Cruze-ing in Croatia

One of the great things about traveling overseas is discovering things before they come big in the States. Or, seeing something in the States that later gets introduced overseas.

This post is about the former.

While traveling throughout Croatia in September 2010, the boyfriend and I found ourselves in Split (ok, I had planned it that way). We had started our journey in Dubrovnik and were working our way north to fly home through Zagreb. Prior to arriving in Split we had already traveled on the Adriatic Sea on…

a Jadrolinija ferry (seen in the distance in this photo) that was like a no-frills cruise ship.

 

a Krilo Jet catamaran – seen here…

 

and various city buses, mini vans, car taxis, water taxis and our feet, thus far.

Now that we were heading inland, the boyfriend and I wanted to rent a car to get from Split to Zagreb. The Split-Zagreb leg could have been done by bus or train but we wanted to stop at Plitvice Lakes in the mountains where public transportation was spotty at best.

In fact, we were told that if at all possible, to avoid taking buses around that part of the country because service was unreliable, and missing one bus could leave you stranded for a day or two. If we did get stranded, there would be no car rental agencies in the Plitvice Lakes area so hitchhiking to Zagreb would be the only option. That option was immediately nixed by my boyfriend, so a rental car it would be.

We had arrived in Split (via the Krilo Jet catamaran) from the island of Hvar around 8am. We ate breakfast and before setting out to explore Split, we had to secure a car for later that afternoon. Mind you:

1 – we hadn’t made any reservations and this was only the start of shoulder season
2 – we would need to return it in Zagreb, making this a one-way rental – more difficult to secure at this time of year we were told
3 – we wanted to leave town around 4pm.

Either way, the world wasn’t going to end if we weren’t able to rent a car. We could have spent the night in Split to wait for a car, or rerouted ourselves for the last few days of our vacation. If it was that big of a deal, we would have made a reservation. This is why it’s called traveling on the fly! It’s fun, and it allows room for spontaneity. You just need to realize your ‘ideal’ plan may not come to fruition. But if it does (and this time for us it did), it feels like quite an accomplishment. Sometimes you have absolutely no control over the situation and you really just need to go with it.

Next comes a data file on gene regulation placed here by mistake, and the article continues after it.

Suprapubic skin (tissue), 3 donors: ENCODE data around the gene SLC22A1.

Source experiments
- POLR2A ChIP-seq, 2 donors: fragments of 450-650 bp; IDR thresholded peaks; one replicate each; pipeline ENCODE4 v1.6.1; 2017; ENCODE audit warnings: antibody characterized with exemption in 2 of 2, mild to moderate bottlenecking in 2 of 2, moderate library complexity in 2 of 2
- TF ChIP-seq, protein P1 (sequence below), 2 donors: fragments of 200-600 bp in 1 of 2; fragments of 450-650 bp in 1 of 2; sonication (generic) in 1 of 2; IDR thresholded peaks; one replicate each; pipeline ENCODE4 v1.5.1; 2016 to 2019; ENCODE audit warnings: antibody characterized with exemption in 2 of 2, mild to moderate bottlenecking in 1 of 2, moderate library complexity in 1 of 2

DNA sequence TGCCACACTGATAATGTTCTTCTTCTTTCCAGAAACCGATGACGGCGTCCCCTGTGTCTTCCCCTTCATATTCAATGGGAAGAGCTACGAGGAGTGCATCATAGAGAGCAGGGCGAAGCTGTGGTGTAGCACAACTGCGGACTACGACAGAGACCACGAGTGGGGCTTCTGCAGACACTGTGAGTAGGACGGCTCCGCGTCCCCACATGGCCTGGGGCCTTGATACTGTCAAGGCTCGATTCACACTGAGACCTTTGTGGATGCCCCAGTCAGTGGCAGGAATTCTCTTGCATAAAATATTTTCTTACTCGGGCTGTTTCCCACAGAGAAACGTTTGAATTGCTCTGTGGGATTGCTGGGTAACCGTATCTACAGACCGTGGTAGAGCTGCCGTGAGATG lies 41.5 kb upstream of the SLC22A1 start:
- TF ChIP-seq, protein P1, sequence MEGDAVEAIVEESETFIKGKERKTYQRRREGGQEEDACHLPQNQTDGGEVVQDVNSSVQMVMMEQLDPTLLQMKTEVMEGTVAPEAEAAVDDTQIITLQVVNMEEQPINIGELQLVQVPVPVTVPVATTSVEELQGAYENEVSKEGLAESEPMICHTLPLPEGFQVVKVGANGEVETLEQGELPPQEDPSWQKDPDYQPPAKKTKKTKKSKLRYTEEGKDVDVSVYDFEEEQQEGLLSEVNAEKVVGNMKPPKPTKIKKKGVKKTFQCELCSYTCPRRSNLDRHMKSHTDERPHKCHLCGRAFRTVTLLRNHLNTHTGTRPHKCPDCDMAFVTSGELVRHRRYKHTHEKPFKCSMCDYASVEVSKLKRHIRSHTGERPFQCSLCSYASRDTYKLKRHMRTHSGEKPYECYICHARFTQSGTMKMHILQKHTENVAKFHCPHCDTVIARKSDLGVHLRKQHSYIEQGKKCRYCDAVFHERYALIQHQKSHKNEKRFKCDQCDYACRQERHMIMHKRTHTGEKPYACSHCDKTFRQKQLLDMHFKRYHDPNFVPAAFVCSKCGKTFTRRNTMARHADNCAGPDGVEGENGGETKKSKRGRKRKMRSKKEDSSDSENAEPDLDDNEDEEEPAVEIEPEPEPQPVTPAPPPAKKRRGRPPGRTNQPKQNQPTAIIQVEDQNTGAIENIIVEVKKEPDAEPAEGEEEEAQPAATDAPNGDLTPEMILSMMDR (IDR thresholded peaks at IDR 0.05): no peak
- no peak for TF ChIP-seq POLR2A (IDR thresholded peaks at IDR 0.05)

Anyway, we wanted to try to see if we would be able to secure a car, so off we went. We showed up, unannounced, at a rental agency, expecting that this would be easy. After all it was the off-season, and we didn’t need it until later that afternoon. Um. Not so easy.

Our fifth, and final, stop happened to be the only rental car agency that had an available car, later that day, that could be used as a one-way rental. We signed the paperwork and said we’d be back in a few hours to pick up our wheels.

Fast forward. We return to the rental agency and the guy told us that he had a few cars from various carmakers on his lot, but thought it would be amusing to give his only American car, to the Americans.

I was slightly saddened that we wouldn’t get a European car. I had grandiose dreams of speeding down Croatian highways in a Fiat convertible because when in Rome, but whatever. We were lucky to even have a car at this point.

So we settled into our Chevy Cruze, which neither of us had ever heard of before, waved back to the guy who got us a car, and headed out on the highways of Croatia.

Months later, we see prominent billboard advertising for the Chevy Cruze in Times Square, and elsewhere.

We had enjoyed our ride, and clearly others, here in the States do too – as the Cruze was the best-selling compact car in the US in April 2011.

And we tried it first.

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